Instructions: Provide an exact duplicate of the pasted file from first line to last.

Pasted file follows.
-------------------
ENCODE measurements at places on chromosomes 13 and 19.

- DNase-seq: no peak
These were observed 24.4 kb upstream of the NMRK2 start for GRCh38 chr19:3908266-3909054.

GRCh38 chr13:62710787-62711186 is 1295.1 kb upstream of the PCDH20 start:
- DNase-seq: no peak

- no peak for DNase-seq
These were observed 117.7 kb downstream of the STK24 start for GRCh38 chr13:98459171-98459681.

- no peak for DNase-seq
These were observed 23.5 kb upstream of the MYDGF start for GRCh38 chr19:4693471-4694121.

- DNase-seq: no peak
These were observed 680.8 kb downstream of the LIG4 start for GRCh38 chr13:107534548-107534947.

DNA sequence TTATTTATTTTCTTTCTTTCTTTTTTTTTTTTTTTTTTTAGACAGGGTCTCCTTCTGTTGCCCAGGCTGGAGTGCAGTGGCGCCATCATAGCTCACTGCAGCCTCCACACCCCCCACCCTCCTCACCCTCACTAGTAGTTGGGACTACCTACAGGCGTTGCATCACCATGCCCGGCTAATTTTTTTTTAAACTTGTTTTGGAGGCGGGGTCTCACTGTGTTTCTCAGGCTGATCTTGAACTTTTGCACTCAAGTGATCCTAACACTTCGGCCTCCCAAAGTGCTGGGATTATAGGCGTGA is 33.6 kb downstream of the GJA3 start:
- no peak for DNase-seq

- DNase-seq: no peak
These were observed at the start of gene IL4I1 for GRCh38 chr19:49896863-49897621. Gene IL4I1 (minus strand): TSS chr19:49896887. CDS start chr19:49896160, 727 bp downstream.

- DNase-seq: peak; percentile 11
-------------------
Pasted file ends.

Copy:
ENCODE measurements at places on chromosomes 13 and 19.

- DNase-seq: no peak
These were observed 24.4 kb upstream of the NMRK2 start for GRCh38 chr19:3908266-3909054.

GRCh38 chr13:62710787-62711186 is 1295.1 kb upstream of the PCDH20 start:
- DNase-seq: no peak

- no peak for DNase-seq
These were observed 117.7 kb downstream of the STK24 start for GRCh38 chr13:98459171-98459681.

- no peak for DNase-seq
These were observed 23.5 kb upstream of the MYDGF start for GRCh38 chr19:4693471-4694121.

- DNase-seq: no peak
These were observed 680.8 kb downstream of the LIG4 start for GRCh38 chr13:107534548-107534947.

DNA sequence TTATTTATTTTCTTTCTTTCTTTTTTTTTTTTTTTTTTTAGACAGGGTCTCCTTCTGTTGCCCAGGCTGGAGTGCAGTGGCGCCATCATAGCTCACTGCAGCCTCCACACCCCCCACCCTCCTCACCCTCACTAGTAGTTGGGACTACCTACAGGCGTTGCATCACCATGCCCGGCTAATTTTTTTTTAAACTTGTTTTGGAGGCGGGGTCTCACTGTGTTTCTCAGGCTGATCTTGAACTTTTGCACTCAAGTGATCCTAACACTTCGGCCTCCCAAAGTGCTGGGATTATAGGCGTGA is 33.6 kb downstream of the GJA3 start:
- no peak for DNase-seq

- DNase-seq: no peak
These were observed at the start of gene IL4I1 for GRCh38 chr19:49896863-49897621. Gene IL4I1 (minus strand): TSS chr19:49896887. CDS start chr19:49896160, 727 bp downstream.

- DNase-seq: peak; percentile 11